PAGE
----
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Early start on the slopes

Sudden nor'easter left a trail of devastation, but many resorts already open

By Tony Chamberlain
Globe Correspondent / November 10, 2011
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For the last five years, Sunday River in Newry, Maine, has upheld its tradition of early opening - either before or after the Halloween weekend. Some years are easier than others, given the vagaries of autumn weather in northern New England.

But two weeks ago, when a classic nor’easter mixed moisture with cold air flow, the result had skiers and boarders scrambling to get snow equipment down from the rafters and onto the lifts. Nine inches fell on top of the manmade snowcover the resort had been stockpiling, and the result was a taste of midwinter.

“That 9 inches was the most perfect opening weekend gift we could ask for,’’ said Darcy Morse, a Sunday River spokesman. Morse said the first terrain open was T-2 trail on Locke Mountain, along with Upper Sunday Punch - two resort favorites.

In Vermont, Killington also enjoyed the early snow, and amid ongoing efforts to clean up the damage caused by Hurricane Irene two months go, the resort was able to get lifts running over Rime Run.

According to Killington president Chris Nyberg, the Halloween opening was the earliest since 2005.

Many areas moved forward with improvements despite suffering damage from the tropical storm that struck in late August.

Just a few miles from Sunday River, Mt. Abram in Greenwood, Maine, suffered weather damage more than a month before Irene blew in. On July 6, a freak lightning strike destroyed the ski lodge.

Without time to completely rebuild, Mt. Abram has erected a 50-by-110-foot temporary structure that will house the Loose Boots Lounge, Café, and general seating and lockers. The building, close to the main chairlift and original foundation, will become the future deck on the planned base lodge.

At Sugarloaf in western Maine, the 2020 expansion plan moved into its next phase of the Burnt Mountain Glade expansion, adding 100 acres in its quest to become the largest ski area east of the Rocky Mountains.

Sugarloaf has also opened a new lift, the $3 million Skyline Quad, to replace the Spillway double chairs, one of which derailed last season during high winds. The new lift features a conveyor loading system.

The Sunday River area also expands its glades terrain, adding about 75 acres to Blind Ambition, a glade stretching over a mile in length.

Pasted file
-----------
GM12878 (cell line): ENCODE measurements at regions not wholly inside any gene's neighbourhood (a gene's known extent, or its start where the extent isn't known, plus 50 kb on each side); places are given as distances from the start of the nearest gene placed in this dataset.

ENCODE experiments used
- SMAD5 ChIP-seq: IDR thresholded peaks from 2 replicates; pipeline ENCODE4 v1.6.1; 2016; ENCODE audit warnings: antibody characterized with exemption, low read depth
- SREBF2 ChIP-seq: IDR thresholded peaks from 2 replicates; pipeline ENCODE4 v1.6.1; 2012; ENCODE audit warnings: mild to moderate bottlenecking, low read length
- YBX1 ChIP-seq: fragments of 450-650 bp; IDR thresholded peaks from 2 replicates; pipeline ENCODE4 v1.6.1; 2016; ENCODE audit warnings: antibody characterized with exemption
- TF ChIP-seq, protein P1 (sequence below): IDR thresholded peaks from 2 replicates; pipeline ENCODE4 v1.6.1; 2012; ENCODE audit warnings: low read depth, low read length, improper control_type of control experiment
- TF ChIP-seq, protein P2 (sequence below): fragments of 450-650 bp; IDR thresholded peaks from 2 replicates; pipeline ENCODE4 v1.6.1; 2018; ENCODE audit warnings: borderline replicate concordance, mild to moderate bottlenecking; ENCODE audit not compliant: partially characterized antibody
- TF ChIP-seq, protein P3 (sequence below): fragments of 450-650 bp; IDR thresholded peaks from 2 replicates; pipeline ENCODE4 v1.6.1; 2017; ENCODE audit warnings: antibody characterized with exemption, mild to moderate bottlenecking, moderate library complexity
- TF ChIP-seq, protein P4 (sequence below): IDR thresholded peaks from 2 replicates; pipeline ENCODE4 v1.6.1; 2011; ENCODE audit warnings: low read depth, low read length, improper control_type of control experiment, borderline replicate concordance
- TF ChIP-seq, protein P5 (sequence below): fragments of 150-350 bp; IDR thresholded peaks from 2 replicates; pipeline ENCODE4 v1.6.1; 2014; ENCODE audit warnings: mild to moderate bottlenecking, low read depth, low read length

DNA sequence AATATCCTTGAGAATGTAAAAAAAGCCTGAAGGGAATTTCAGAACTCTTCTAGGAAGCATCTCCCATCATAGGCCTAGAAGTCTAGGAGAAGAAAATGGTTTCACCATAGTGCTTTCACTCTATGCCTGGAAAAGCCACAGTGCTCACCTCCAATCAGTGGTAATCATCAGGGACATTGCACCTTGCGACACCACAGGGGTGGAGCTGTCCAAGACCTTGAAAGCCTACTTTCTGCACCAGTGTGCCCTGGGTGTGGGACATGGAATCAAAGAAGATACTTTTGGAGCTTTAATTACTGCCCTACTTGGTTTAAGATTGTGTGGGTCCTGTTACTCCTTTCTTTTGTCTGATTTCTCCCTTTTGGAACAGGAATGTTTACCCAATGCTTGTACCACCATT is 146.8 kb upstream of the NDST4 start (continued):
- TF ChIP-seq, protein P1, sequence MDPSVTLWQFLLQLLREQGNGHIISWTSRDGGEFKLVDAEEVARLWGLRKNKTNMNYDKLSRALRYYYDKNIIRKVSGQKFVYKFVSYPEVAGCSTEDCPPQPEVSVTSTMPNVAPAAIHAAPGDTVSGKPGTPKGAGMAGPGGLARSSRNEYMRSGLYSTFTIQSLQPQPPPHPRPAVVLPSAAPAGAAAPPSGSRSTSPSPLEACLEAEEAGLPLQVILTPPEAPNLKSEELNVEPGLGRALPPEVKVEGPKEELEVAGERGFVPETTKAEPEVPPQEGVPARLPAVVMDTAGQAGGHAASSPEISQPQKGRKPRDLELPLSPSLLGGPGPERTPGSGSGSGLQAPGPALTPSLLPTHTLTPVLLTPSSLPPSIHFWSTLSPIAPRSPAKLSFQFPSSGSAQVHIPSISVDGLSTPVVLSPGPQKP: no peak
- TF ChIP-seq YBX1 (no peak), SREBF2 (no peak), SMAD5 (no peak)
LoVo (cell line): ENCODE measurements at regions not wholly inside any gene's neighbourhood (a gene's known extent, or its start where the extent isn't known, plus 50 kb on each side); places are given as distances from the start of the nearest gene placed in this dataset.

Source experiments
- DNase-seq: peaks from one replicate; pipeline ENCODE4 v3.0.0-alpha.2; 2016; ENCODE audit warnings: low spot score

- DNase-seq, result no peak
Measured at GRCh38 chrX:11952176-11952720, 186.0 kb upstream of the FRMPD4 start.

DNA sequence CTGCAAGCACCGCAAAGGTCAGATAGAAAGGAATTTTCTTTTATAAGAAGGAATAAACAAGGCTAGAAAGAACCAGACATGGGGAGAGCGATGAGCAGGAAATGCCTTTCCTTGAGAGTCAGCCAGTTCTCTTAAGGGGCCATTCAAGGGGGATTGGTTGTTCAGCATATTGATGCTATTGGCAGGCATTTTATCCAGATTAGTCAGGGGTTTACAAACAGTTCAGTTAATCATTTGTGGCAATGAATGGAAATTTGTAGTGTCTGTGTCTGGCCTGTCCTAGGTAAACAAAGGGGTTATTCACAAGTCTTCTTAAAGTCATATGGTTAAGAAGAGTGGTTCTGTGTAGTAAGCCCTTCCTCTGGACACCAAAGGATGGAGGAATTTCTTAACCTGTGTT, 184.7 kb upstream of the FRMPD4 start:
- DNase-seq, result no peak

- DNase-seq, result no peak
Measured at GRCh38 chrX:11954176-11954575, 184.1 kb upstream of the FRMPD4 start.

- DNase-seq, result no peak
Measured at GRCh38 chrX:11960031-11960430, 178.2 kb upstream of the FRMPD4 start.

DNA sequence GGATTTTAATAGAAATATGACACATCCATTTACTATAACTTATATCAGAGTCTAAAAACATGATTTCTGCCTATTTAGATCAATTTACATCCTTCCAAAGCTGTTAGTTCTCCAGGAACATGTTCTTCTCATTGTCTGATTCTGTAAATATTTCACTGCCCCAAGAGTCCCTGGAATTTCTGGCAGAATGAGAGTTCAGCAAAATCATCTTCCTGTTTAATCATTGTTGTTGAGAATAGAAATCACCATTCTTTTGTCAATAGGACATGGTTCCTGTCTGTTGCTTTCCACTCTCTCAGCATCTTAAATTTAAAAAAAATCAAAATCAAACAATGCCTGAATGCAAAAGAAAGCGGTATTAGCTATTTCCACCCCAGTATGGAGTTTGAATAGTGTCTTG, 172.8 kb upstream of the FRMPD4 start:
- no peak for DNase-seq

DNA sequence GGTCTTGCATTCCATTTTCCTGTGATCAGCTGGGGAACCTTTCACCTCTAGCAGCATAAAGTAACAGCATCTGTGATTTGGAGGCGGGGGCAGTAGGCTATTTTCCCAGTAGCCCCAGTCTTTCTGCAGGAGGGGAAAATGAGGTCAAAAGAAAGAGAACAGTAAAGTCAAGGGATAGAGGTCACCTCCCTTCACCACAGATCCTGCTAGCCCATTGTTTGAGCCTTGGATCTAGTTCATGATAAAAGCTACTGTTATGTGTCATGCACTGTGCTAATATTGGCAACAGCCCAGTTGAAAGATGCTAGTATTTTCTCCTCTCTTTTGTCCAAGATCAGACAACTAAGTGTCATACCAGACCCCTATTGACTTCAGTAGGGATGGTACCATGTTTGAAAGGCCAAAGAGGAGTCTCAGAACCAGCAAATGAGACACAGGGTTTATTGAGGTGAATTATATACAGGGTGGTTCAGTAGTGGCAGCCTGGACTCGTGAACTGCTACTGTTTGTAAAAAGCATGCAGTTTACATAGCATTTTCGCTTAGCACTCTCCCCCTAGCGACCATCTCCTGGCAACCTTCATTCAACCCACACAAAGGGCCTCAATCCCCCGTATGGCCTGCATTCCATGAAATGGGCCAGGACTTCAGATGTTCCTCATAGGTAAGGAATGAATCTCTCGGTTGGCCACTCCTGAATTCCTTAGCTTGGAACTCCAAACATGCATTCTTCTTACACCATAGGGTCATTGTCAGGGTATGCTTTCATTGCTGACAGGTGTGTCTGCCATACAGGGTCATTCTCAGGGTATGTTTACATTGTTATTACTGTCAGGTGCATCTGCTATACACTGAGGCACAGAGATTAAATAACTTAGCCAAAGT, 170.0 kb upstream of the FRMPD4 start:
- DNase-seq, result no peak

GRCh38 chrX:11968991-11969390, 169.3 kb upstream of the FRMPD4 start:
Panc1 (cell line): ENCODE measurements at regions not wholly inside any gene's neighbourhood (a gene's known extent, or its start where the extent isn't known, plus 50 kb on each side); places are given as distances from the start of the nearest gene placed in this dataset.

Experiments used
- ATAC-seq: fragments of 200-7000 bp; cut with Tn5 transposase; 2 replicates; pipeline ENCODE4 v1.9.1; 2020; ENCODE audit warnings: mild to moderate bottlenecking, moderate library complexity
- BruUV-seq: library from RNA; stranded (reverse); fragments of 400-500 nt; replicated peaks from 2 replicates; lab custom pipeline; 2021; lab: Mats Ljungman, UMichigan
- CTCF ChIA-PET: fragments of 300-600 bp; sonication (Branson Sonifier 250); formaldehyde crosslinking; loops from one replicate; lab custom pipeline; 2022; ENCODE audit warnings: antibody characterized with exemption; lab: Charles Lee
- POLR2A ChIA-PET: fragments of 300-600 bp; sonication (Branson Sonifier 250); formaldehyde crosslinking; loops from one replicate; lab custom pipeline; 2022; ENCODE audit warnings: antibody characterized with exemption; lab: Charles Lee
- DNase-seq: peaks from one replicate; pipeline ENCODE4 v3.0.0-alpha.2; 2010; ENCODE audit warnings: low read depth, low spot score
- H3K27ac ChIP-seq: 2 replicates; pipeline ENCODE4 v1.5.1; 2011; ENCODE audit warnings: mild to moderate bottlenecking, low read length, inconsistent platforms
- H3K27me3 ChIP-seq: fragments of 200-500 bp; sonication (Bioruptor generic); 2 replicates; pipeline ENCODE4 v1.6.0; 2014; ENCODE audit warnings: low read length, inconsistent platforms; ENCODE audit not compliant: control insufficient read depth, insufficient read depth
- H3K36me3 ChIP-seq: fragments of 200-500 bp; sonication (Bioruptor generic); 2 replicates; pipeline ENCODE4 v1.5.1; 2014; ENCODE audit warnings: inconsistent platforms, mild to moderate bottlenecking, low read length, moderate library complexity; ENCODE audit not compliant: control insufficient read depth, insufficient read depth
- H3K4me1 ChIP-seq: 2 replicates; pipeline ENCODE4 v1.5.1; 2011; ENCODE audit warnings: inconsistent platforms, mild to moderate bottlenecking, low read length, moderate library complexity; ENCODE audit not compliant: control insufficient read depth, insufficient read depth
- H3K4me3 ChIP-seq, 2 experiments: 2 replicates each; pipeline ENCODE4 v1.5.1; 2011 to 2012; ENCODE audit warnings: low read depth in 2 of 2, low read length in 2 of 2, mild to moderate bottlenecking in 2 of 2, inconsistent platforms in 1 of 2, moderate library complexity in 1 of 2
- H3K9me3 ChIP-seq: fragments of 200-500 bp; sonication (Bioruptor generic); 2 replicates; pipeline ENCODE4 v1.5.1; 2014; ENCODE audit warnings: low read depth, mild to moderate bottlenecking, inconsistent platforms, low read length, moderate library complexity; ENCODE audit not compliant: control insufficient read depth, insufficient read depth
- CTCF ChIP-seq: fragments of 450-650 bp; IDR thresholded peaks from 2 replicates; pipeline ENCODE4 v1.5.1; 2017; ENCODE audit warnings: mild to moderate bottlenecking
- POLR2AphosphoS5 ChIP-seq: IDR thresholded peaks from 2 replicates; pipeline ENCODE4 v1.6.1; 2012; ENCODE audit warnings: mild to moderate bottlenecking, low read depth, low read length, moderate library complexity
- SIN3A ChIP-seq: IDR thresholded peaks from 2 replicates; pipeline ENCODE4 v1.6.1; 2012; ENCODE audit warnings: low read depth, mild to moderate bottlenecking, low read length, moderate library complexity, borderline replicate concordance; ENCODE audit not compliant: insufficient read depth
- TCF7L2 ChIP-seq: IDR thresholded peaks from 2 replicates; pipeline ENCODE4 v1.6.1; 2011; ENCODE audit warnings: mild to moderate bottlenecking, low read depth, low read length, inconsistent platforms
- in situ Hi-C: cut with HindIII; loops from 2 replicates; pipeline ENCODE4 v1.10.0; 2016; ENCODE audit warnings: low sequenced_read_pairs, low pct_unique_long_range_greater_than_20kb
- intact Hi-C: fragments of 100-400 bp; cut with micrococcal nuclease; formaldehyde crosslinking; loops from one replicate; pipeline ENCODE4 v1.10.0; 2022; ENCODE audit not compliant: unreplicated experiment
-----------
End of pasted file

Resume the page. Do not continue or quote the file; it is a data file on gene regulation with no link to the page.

From zip lines to tubing runs and ice rinks, ski resorts have always tried to provide alternative activities for those no-ski days. Outdoing them all has to be Jay Peak resort in Jay, Vermont.

On Dec. 12, Jay Peak will open its Pump House Waterpark, a $250 million facility that will ensure a “weather-proof ski vacation.’’ The 50,000 square foot, glass-enclosed building will have a 50-foot bar overlooking the rides, which consist of a slide that drops riders into a free fall, then shoots them upside down into a standing wave called the Double Barrel Flowrider.

Also in the Northeast Kingdom, Burke Mountain, whose academy has produced dozens of Olympic athletes, will join the higher tech revolution with a new high speed quad, the Willoughby Chair. Also joining the lineup of trails and glade runs, Burke has cut five new trails off the summit.

As many areas are thinking more green, Burke has built a wind turbine on the summit, and this January will open a prototype of its first green single-family home lodging to be built at mid-Burke. These are designed to be some of the most energy-efficient, affordable ski-in, ski-out homes in New England ski country.

Down in southern Vermont, Mount Snow will open New England’s first high speed, detachable six-passenger bubble chair lift, the Bluebird Express. The lift should be on line early this season. This lift will run base to summit in seven minutes of protected travel, out of the weather. The Bluebird lift gives riders shelter, but lets them keep the footgear on.

In New Hampshire, Attitash has a non-skiing attraction in its Mountain Coaster - the Nor’easter Mountain Coaster. The ride starts at the summit and runs more than a half-mile down a 300-foot vertical, at speeds around 25 miles per hour. The ride is a two-person sled running over stainless steel rails. Single riders must be 9 years old, and all riders older than 3.

Mt. Cranmore in North Conway has expanded its tubing park for the new season and features a new Sun Kid surface lift. A new fixed grip quad has been installed to replace the old double chair, doubling the uphill capacity for the lift.

Cranmore continues to upgrade its riding parks, and now offers three. The primary one is Darkside Terrain Park featuring 30 jibs. This is for more experienced riders. The Other Side Park has small to medium elements, and the Lucky Loop Jib Park is a venue for those learning to ride with park elements.

Loon has continued to invest in new snow guns (170 of them), and has cut four new trails for this season’s opening with an increase in uphill capacity. Upper and Lower Twitcher and Jobber will add 16 acres of terrain on South Peak, and the Burton Progression Park and Dropline add terrain on Grand Junction.

Waterville Valley has made a renewed commitment to its black diamond skiers and riders who love the 4,000-foot steeps when they’re skiable. And this season, with the addition of new snowmaking pumps on summit elevations along with a new Sherpa Snowcat with a tower winch for grooming steeps, they should be more skiable than ever.

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